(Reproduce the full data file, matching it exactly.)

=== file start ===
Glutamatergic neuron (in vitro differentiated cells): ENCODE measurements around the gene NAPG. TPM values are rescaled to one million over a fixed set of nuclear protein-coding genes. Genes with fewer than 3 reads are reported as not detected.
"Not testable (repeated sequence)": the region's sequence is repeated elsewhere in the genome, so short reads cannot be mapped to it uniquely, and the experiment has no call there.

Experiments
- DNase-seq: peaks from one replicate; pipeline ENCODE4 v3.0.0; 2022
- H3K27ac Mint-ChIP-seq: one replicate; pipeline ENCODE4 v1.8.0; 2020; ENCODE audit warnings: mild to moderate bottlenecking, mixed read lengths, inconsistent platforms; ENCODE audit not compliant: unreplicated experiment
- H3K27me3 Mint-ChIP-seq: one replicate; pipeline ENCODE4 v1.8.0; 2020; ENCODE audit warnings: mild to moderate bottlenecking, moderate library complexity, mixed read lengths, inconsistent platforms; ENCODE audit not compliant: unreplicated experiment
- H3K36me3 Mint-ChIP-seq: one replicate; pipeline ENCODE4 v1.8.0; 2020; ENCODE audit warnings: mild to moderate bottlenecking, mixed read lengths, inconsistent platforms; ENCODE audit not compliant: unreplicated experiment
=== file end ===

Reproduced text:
Glutamatergic neuron (in vitro differentiated cells): ENCODE measurements around the gene NAPG. TPM values are rescaled to one million over a fixed set of nuclear protein-coding genes. Genes with fewer than 3 reads are reported as not detected.
"Not testable (repeated sequence)": the region's sequence is repeated elsewhere in the genome, so short reads cannot be mapped to it uniquely, and the experiment has no call there.

Experiments
- DNase-seq: peaks from one replicate; pipeline ENCODE4 v3.0.0; 2022
- H3K27ac Mint-ChIP-seq: one replicate; pipeline ENCODE4 v1.8.0; 2020; ENCODE audit warnings: mild to moderate bottlenecking, mixed read lengths, inconsistent platforms; ENCODE audit not compliant: unreplicated experiment
- H3K27me3 Mint-ChIP-seq: one replicate; pipeline ENCODE4 v1.8.0; 2020; ENCODE audit warnings: mild to moderate bottlenecking, moderate library complexity, mixed read lengths, inconsistent platforms; ENCODE audit not compliant: unreplicated experiment
- H3K36me3 Mint-ChIP-seq: one replicate; pipeline ENCODE4 v1.8.0; 2020; ENCODE audit warnings: mild to moderate bottlenecking, mixed read lengths, inconsistent platforms; ENCODE audit not compliant: unreplicated experiment